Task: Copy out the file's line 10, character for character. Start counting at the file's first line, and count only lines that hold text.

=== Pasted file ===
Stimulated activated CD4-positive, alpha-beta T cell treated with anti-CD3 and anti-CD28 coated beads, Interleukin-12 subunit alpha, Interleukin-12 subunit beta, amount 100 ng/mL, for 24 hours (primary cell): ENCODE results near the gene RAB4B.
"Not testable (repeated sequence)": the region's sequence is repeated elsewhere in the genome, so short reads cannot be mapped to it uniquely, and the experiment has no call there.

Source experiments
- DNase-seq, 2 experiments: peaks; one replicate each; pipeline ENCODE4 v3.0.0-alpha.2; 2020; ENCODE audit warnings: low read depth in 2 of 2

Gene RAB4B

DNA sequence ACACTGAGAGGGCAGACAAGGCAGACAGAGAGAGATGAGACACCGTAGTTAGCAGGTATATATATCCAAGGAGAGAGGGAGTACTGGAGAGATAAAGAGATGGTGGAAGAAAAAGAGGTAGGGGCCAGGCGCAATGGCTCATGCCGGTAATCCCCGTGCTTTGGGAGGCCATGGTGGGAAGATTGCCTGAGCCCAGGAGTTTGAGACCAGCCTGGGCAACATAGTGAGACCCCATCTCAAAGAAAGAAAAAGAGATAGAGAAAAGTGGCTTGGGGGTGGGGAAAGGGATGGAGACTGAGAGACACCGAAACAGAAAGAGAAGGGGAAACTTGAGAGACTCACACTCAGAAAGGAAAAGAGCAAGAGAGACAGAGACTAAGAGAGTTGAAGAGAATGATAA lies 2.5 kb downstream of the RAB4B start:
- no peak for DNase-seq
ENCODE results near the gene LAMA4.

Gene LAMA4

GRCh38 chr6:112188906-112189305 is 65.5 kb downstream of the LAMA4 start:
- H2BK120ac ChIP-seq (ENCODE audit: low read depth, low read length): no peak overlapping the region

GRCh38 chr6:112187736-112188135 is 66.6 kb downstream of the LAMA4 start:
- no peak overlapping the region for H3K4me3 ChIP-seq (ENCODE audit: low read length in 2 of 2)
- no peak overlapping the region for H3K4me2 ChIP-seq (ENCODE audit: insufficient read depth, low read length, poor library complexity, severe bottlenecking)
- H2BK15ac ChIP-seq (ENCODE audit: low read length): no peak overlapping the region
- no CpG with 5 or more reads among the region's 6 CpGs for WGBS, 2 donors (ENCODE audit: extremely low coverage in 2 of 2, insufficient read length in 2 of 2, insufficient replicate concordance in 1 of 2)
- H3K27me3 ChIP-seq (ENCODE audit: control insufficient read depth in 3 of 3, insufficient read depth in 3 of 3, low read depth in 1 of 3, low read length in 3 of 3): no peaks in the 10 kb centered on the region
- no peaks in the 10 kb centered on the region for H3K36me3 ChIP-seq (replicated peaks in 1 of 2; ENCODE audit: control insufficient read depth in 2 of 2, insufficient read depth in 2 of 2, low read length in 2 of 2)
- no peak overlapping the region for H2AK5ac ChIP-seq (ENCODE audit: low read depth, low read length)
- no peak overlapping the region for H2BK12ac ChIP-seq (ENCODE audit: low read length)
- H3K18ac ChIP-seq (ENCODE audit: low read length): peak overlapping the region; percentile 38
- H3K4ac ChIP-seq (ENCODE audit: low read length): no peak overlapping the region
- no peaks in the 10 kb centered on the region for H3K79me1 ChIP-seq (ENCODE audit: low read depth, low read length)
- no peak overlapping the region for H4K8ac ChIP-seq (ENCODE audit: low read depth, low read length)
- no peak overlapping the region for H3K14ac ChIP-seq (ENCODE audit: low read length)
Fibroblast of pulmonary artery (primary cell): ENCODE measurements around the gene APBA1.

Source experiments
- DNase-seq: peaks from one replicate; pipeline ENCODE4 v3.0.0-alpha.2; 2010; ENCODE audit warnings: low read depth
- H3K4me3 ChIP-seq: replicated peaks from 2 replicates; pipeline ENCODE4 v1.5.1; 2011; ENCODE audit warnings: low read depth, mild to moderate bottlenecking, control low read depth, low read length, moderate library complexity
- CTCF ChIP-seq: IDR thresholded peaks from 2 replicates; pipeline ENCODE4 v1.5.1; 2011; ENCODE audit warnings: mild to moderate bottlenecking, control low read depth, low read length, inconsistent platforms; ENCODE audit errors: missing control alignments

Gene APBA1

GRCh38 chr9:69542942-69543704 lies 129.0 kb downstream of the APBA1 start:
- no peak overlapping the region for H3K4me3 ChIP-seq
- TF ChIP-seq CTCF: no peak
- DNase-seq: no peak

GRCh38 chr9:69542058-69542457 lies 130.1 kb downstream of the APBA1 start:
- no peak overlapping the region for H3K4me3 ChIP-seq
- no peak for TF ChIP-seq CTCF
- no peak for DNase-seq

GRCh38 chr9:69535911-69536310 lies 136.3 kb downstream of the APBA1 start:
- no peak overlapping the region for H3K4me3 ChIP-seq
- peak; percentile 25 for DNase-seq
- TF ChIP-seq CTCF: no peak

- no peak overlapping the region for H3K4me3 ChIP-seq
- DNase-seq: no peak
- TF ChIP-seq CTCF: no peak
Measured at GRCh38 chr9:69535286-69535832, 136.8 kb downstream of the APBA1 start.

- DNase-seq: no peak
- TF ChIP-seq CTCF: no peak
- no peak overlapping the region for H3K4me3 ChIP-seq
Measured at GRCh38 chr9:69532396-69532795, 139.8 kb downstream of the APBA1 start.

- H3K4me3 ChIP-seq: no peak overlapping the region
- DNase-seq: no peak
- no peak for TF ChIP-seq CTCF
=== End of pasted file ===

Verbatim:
GRCh38 chr6:112188906-112189305 is 65.5 kb downstream of the LAMA4 start: